Book: Cold Monday by Terence Strong

Very good British spy thriller

Terence Strong
Cold Monday
Pocket Books, 2004
ISBN: 0 7434 2992 3
UKP 6.99
472 pages

In Cold Monday, Edward Coltrane is a former British commando (ex-SAS, to be exact). He fought in Northern Ireland and in Bosnia. In Bosnia his wife, Astrid, a native and a translator for the UN, was murdered by Bosnian Serbs. Since his retirement, Edward has spent much of his savings trying to track down her killers without much success. Then someone from the British government offers him a contract to kill two of them. The first assassination goes smoothly, but before he can begin the preparations for the second one, two former army colleagues come to find him. They're both women from Essex, Bex and Jude. They want him to meet a British Member of the European Parliament, Sir Marcus Whitby, who has been working on a report about corruption in the administration of the European Union. Naturally, it turns out that there's a connection between the contracted assassinations and the corruption. And things move on from there.

Overall, the book is very good. There are a few bits when Sir Marcus lectures about the structure of the EU and how corrupt it has become that are longer than necessary. But that's about the only negative thing I have to say about the book. Reading it, I thought I had guessed something important before Mr Strong intended me to guess it, but later I decided that I was wrong, and then I thought I might have been right, and then.... It's a hallmark of a good thriller that it keeps the reader guessing.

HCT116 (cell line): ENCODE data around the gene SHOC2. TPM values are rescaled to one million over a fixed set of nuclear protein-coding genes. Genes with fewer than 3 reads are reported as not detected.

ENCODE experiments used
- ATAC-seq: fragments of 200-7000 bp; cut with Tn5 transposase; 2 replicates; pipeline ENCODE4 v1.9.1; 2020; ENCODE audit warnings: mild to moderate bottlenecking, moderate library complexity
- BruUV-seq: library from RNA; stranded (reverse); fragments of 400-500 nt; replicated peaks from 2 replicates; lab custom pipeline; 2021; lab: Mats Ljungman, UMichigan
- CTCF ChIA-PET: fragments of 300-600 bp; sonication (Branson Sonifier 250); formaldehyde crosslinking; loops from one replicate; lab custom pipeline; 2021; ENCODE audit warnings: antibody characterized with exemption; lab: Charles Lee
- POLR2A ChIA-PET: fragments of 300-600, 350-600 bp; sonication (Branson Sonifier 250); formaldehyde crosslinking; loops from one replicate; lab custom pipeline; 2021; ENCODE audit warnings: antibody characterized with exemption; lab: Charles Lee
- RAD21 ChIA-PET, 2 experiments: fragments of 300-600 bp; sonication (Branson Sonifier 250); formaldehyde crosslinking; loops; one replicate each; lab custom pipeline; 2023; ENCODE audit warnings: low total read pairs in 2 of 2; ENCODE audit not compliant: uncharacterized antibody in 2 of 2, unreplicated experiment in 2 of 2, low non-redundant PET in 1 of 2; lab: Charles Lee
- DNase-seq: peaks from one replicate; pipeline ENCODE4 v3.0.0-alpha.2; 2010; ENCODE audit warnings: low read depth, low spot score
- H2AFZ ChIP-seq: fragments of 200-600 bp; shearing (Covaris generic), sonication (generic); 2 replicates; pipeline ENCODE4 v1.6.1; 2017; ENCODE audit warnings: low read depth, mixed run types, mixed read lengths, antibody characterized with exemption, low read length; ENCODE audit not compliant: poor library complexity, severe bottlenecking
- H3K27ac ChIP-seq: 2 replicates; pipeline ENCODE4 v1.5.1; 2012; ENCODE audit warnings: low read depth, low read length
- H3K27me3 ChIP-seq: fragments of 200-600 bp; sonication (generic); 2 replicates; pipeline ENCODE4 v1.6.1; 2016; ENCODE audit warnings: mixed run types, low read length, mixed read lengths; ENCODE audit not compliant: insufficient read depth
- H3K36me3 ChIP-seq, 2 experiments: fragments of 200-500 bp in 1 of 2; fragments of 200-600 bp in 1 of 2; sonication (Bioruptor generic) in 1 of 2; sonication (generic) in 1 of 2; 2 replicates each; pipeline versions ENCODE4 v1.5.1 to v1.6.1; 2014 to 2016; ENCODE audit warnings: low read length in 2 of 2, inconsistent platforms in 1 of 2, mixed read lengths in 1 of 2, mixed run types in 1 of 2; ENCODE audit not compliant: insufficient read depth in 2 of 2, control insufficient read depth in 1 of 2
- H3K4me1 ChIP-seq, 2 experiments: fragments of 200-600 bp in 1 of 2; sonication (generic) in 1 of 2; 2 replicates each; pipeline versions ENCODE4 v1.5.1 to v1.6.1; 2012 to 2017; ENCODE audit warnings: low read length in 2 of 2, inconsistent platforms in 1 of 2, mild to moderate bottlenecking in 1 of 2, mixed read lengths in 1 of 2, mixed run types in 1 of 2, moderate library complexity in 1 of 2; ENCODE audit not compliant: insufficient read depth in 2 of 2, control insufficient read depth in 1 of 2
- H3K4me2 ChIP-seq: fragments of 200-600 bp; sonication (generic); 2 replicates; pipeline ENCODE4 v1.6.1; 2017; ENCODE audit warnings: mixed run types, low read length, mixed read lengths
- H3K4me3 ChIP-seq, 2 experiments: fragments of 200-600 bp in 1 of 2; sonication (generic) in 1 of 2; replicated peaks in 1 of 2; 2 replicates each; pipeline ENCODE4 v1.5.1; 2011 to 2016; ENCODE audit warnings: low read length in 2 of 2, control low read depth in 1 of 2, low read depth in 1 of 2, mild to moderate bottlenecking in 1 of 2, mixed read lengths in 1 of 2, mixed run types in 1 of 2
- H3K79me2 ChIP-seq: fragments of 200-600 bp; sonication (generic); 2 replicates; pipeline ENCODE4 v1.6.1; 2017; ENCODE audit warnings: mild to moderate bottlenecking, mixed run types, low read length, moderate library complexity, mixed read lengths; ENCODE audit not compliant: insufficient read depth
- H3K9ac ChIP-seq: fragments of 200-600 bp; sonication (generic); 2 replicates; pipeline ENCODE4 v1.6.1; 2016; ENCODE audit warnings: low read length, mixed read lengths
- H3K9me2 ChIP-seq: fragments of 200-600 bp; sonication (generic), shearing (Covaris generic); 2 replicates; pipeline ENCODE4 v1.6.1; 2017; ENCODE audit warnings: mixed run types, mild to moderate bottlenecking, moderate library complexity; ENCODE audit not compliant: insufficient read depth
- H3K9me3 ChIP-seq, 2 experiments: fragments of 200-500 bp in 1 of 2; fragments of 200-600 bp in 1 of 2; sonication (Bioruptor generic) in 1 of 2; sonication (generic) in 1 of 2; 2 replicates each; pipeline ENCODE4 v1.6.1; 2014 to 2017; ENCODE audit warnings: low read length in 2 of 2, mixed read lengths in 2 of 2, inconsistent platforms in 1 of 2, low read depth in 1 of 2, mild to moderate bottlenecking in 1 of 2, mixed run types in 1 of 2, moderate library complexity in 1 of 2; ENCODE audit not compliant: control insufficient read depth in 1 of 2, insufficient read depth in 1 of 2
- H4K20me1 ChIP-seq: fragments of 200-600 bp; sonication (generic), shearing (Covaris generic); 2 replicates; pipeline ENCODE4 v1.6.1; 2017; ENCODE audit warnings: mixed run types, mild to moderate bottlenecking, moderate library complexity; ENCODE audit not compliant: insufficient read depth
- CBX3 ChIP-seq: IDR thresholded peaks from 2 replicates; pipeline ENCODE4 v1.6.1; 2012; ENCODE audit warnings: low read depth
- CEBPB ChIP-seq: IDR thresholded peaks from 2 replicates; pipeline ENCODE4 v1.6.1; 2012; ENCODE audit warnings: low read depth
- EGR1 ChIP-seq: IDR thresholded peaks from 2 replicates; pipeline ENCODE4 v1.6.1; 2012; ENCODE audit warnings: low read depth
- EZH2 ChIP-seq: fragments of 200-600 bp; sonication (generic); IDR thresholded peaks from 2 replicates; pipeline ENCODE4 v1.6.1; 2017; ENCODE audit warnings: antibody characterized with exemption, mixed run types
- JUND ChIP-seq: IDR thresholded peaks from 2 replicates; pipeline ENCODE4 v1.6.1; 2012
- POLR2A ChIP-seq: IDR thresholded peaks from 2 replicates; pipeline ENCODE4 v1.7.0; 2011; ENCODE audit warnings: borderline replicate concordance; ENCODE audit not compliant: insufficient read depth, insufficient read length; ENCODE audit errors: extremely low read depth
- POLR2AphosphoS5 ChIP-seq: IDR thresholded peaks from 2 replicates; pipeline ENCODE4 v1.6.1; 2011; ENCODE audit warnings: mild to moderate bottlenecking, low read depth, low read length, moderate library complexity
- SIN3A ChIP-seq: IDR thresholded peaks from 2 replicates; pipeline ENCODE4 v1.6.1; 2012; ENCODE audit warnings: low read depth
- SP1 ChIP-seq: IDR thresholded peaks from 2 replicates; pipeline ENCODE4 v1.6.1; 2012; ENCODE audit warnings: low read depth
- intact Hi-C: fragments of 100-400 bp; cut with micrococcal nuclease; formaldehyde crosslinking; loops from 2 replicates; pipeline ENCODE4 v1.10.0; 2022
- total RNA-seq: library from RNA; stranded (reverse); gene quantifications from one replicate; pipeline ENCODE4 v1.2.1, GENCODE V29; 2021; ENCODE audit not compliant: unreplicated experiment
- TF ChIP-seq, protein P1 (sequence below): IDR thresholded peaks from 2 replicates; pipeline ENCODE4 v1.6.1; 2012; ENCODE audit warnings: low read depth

Mr Strong is British and, while some of his books are available in the US, it seems that Cold Monday isn't. That's not terribly surprising to me; it's a pretty English book. We get MEPs, the SAS, curries, kebab houses, and details of the organization of the EU. American publishers probably think that it would find a limited market in the US, and they're probably right. But I clicked over to to buy it and it was well worth the extra shipping. I've read plenty of American thrillers and it was an interesting change to read one with an English setting and atmosphere. An American reader should be able to figure out most everything necessary from context and Google the few things that remained unclear.

Posted: Fri - January 21, 2005 at 09:00   Main   Category: